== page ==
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Re: [dmidecode] Fixing "DMI table is broken!" error

From: Jean Delvare
Subject: Re: [dmidecode] Fixing "DMI table is broken!" error
Date: Thu, 7 Sep 2017 13:42:43 +0200

Hi Kevin,

On Thu, 7 Sep 2017 11:34:20 +0300, Kevin Wilson wrote:
> Wow! This worked!! dmidecode shows all the tables now, no error
> whatsoever. Thanks a lot for your quick reply and this solution!

You're welcome.

Ideally you shouldn't have to do that manually. Either the BIOS of your
system is broken, or there's a bug in the kernel. Looking for a BIOS
update may help.

> BTW: Is there any potential issue about using this "erst_disable"
> kernel parameter if I will want to continue working with it ?
> Do you have any ideas?

This isn't my area, so I had to do a fair bit of research to answer
this question.

My understanding is that ERST provides a relatively small amount of
persistent storage, which is preserved across reboots. This is one of
the possible backends of the pstore virtual filesystem, which can be
used to save important debugging information in case of a system crash.
As the storage is persistent, the saved information (typically the
kernel logs buffer) can be retrieved for analysis after the system has

There are other possible backends serving the same purpose, for example
(U)EFI systems can use EFI variables to store the information.

I don't know if this has much use in practice, as in many cases the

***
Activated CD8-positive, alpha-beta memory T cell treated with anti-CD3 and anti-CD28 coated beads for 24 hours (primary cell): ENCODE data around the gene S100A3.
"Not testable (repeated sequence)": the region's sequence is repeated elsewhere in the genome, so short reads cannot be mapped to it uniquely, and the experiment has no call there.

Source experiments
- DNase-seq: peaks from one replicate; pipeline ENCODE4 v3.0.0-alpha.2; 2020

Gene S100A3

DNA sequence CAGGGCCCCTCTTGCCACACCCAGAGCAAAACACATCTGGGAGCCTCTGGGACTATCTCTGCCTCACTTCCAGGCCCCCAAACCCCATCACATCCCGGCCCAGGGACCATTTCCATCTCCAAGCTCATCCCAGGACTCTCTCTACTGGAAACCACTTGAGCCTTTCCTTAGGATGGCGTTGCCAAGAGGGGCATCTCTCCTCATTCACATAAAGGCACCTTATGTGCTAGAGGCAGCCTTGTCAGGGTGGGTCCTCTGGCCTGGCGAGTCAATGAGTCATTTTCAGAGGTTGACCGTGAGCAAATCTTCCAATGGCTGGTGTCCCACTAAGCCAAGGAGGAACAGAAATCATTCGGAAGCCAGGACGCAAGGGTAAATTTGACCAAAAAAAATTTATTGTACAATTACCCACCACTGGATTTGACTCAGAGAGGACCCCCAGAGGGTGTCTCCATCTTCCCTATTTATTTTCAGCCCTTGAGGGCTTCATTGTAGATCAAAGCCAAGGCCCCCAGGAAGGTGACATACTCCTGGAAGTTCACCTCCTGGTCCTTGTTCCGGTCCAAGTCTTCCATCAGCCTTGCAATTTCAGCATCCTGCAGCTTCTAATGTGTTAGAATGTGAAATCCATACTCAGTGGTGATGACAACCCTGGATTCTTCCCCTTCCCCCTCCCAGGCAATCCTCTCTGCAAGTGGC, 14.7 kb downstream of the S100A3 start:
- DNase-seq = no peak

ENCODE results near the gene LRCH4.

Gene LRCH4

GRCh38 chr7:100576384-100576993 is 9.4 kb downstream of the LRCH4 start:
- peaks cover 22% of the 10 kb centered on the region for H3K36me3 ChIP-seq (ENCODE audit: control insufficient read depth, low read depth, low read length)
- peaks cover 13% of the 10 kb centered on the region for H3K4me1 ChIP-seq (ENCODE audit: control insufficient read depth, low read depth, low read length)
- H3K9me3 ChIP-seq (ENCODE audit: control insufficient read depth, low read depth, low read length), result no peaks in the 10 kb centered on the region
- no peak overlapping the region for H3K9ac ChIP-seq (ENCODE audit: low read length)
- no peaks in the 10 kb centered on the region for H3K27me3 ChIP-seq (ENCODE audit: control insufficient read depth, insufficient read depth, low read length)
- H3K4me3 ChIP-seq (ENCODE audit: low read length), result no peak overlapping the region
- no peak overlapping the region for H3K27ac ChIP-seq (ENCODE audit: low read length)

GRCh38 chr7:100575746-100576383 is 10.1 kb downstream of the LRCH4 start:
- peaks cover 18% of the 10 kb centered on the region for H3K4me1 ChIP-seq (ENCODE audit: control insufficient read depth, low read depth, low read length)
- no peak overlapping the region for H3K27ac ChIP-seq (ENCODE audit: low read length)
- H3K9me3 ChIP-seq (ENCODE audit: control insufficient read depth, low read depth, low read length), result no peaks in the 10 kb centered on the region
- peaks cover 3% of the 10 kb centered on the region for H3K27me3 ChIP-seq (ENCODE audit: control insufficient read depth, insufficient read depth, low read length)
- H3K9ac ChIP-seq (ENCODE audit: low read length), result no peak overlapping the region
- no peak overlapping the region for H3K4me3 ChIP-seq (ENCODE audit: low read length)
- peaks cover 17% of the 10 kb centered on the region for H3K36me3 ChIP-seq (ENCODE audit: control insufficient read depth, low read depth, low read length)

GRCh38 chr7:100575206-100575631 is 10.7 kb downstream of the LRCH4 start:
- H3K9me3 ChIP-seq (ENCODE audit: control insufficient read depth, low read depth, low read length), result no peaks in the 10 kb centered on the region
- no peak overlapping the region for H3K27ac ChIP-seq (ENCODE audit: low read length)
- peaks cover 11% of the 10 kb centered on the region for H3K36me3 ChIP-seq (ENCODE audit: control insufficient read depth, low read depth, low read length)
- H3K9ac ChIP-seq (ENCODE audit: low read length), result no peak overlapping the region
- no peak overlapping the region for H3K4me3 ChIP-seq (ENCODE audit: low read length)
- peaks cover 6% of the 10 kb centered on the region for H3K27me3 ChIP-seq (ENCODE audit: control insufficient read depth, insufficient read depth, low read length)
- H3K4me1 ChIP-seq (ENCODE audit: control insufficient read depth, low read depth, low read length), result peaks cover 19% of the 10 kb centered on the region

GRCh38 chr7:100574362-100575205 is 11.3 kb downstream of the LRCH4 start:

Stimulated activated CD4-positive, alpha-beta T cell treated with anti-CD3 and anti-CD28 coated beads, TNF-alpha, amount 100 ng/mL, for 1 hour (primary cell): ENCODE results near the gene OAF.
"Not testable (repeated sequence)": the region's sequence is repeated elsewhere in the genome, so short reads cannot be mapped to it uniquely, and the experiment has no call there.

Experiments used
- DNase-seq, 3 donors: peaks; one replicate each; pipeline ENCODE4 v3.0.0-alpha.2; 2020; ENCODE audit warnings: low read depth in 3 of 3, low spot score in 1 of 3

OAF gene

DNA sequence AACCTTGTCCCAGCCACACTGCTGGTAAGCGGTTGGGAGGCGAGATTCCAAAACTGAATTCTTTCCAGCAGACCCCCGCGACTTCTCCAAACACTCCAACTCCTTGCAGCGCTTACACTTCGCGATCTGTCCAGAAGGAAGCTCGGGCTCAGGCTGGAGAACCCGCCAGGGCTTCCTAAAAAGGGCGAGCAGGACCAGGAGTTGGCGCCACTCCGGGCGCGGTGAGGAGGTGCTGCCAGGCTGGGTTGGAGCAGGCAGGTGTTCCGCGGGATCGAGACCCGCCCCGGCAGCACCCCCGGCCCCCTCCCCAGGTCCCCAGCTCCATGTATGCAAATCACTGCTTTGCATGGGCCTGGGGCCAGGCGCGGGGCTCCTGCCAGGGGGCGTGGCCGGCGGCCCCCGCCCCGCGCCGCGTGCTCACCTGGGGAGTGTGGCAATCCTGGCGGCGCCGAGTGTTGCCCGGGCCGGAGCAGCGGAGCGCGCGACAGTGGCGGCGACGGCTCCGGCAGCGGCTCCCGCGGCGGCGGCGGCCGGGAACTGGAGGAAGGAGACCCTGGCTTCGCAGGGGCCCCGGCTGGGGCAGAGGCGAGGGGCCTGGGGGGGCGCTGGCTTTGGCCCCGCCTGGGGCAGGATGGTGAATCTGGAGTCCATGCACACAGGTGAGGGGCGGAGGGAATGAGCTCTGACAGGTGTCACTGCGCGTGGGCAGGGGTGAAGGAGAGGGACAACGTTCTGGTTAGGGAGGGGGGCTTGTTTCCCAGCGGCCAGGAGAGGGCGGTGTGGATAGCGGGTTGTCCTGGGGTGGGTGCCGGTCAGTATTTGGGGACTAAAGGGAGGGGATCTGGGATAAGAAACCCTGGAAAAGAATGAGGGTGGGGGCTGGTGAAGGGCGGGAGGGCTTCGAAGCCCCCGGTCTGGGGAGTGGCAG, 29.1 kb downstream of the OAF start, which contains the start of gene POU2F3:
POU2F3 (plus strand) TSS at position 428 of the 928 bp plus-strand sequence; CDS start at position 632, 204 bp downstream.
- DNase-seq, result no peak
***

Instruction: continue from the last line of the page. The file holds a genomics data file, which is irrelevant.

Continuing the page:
same information can be written to the disk, and when it can't, anyone
who really cares about recovering the system and crash information
reliably would probably setup kdump.

So my guess is that you won't miss much if you keep ERST disabled. When
the system is running normally, it shouldn't make any difference. In
fact many systems out there don't even implement ERST, I think this is
essentially a feature of servers and high end workstation. My desktop
and laptop don't have it.

Then again, please keep in mind that my knowledge on the topic is
fairly limited, so take the above analysis with a grain of salt, and if
you are really worried, feel free to ask people who know more about the
topic (please include me in these discussions.) I can't believe people
would have been working on pstore for 7 years if it did not serve a
purpose in at least some cases, so maybe I'm overlooking something.

If anyone reading this knows more, please speak up :-)

Jean Delvare
SUSE L3 Support

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